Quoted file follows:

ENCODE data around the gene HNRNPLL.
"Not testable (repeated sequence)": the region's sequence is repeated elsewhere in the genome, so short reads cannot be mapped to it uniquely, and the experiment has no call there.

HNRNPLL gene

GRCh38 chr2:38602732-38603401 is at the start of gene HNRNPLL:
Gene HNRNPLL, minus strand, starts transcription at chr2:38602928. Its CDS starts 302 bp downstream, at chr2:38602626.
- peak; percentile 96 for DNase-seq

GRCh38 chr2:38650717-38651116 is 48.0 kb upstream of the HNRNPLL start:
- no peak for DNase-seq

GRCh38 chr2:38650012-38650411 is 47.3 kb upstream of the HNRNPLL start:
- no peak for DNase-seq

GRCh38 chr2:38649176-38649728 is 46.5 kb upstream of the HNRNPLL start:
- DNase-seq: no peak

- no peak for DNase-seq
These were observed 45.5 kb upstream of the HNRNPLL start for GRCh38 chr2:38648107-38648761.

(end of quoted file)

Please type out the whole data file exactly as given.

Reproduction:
ENCODE data around the gene HNRNPLL.
"Not testable (repeated sequence)": the region's sequence is repeated elsewhere in the genome, so short reads cannot be mapped to it uniquely, and the experiment has no call there.

HNRNPLL gene

GRCh38 chr2:38602732-38603401 is at the start of gene HNRNPLL:
Gene HNRNPLL, minus strand, starts transcription at chr2:38602928. Its CDS starts 302 bp downstream, at chr2:38602626.
- peak; percentile 96 for DNase-seq

GRCh38 chr2:38650717-38651116 is 48.0 kb upstream of the HNRNPLL start:
- no peak for DNase-seq

GRCh38 chr2:38650012-38650411 is 47.3 kb upstream of the HNRNPLL start:
- no peak for DNase-seq

GRCh38 chr2:38649176-38649728 is 46.5 kb upstream of the HNRNPLL start:
- DNase-seq: no peak

- no peak for DNase-seq
These were observed 45.5 kb upstream of the HNRNPLL start for GRCh38 chr2:38648107-38648761.